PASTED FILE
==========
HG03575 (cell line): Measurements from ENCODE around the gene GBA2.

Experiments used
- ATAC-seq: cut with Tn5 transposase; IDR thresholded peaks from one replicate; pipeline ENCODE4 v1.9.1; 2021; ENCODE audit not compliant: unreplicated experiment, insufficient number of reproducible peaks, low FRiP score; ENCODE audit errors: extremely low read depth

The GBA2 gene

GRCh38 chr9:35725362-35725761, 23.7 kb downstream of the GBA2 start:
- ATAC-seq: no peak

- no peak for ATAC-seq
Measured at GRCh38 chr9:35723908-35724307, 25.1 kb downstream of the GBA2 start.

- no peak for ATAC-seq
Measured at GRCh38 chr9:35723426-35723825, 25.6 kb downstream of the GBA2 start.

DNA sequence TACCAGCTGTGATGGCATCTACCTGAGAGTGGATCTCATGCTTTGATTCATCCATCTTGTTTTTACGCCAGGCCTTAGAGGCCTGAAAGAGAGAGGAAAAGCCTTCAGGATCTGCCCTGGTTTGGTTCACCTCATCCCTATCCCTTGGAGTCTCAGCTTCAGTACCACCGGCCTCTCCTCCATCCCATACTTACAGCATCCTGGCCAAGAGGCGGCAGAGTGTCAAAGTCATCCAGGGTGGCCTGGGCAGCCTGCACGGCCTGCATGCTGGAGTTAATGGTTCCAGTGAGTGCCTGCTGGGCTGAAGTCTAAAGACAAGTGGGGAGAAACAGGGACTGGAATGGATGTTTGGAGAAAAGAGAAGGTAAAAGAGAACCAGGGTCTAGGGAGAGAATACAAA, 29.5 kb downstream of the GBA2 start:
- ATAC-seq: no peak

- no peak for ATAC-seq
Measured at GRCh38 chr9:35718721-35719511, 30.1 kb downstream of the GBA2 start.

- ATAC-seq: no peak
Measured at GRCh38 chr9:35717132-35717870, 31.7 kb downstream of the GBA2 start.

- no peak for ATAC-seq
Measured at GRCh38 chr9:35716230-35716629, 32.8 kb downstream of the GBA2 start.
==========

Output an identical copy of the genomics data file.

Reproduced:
HG03575 (cell line): Measurements from ENCODE around the gene GBA2.

Experiments used
- ATAC-seq: cut with Tn5 transposase; IDR thresholded peaks from one replicate; pipeline ENCODE4 v1.9.1; 2021; ENCODE audit not compliant: unreplicated experiment, insufficient number of reproducible peaks, low FRiP score; ENCODE audit errors: extremely low read depth

The GBA2 gene

GRCh38 chr9:35725362-35725761, 23.7 kb downstream of the GBA2 start:
- ATAC-seq: no peak

- no peak for ATAC-seq
Measured at GRCh38 chr9:35723908-35724307, 25.1 kb downstream of the GBA2 start.

- no peak for ATAC-seq
Measured at GRCh38 chr9:35723426-35723825, 25.6 kb downstream of the GBA2 start.

DNA sequence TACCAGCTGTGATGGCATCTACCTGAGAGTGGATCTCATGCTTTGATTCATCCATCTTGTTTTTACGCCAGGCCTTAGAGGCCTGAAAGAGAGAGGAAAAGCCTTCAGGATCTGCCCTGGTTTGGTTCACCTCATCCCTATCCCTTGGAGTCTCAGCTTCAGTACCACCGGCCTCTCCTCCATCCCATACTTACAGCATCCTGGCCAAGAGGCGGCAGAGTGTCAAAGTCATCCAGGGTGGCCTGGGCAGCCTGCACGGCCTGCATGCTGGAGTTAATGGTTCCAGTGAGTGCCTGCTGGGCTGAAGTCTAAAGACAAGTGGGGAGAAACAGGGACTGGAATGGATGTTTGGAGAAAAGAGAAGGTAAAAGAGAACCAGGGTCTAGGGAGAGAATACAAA, 29.5 kb downstream of the GBA2 start:
- ATAC-seq: no peak

- no peak for ATAC-seq
Measured at GRCh38 chr9:35718721-35719511, 30.1 kb downstream of the GBA2 start.

- ATAC-seq: no peak
Measured at GRCh38 chr9:35717132-35717870, 31.7 kb downstream of the GBA2 start.

- no peak for ATAC-seq
Measured at GRCh38 chr9:35716230-35716629, 32.8 kb downstream of the GBA2 start.